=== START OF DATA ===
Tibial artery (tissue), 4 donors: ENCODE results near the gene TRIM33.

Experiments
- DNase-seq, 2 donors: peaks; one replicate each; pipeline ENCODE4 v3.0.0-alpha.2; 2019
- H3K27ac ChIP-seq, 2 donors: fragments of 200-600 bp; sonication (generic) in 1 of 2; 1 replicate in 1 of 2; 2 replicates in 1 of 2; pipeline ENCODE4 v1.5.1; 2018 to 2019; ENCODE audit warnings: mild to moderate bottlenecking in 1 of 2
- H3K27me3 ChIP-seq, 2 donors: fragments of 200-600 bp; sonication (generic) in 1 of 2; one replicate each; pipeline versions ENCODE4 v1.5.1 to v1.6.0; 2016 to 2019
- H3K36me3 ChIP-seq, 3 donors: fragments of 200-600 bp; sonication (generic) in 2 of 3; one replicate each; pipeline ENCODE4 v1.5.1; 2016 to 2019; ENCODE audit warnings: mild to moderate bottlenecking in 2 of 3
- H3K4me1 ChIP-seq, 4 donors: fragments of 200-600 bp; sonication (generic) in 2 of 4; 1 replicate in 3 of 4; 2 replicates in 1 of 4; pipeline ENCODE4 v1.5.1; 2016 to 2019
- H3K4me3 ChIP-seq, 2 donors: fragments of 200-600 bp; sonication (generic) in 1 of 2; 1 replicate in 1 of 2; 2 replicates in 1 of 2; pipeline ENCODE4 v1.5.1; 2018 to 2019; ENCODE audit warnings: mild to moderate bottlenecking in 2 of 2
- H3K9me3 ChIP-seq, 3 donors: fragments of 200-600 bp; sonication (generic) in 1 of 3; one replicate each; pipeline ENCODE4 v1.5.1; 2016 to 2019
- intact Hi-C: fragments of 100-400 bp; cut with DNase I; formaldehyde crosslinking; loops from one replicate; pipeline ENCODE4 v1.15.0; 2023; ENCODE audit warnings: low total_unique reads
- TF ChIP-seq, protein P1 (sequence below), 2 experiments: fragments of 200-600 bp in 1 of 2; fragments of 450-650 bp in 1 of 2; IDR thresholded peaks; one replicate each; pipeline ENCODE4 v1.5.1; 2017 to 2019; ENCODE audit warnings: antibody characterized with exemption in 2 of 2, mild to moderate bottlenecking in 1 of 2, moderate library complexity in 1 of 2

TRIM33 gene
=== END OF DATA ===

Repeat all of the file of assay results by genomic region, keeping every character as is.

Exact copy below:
Tibial artery (tissue), 4 donors: ENCODE results near the gene TRIM33.

Experiments
- DNase-seq, 2 donors: peaks; one replicate each; pipeline ENCODE4 v3.0.0-alpha.2; 2019
- H3K27ac ChIP-seq, 2 donors: fragments of 200-600 bp; sonication (generic) in 1 of 2; 1 replicate in 1 of 2; 2 replicates in 1 of 2; pipeline ENCODE4 v1.5.1; 2018 to 2019; ENCODE audit warnings: mild to moderate bottlenecking in 1 of 2
- H3K27me3 ChIP-seq, 2 donors: fragments of 200-600 bp; sonication (generic) in 1 of 2; one replicate each; pipeline versions ENCODE4 v1.5.1 to v1.6.0; 2016 to 2019
- H3K36me3 ChIP-seq, 3 donors: fragments of 200-600 bp; sonication (generic) in 2 of 3; one replicate each; pipeline ENCODE4 v1.5.1; 2016 to 2019; ENCODE audit warnings: mild to moderate bottlenecking in 2 of 3
- H3K4me1 ChIP-seq, 4 donors: fragments of 200-600 bp; sonication (generic) in 2 of 4; 1 replicate in 3 of 4; 2 replicates in 1 of 4; pipeline ENCODE4 v1.5.1; 2016 to 2019
- H3K4me3 ChIP-seq, 2 donors: fragments of 200-600 bp; sonication (generic) in 1 of 2; 1 replicate in 1 of 2; 2 replicates in 1 of 2; pipeline ENCODE4 v1.5.1; 2018 to 2019; ENCODE audit warnings: mild to moderate bottlenecking in 2 of 2
- H3K9me3 ChIP-seq, 3 donors: fragments of 200-600 bp; sonication (generic) in 1 of 3; one replicate each; pipeline ENCODE4 v1.5.1; 2016 to 2019
- intact Hi-C: fragments of 100-400 bp; cut with DNase I; formaldehyde crosslinking; loops from one replicate; pipeline ENCODE4 v1.15.0; 2023; ENCODE audit warnings: low total_unique reads
- TF ChIP-seq, protein P1 (sequence below), 2 experiments: fragments of 200-600 bp in 1 of 2; fragments of 450-650 bp in 1 of 2; IDR thresholded peaks; one replicate each; pipeline ENCODE4 v1.5.1; 2017 to 2019; ENCODE audit warnings: antibody characterized with exemption in 2 of 2, mild to moderate bottlenecking in 1 of 2, moderate library complexity in 1 of 2

TRIM33 gene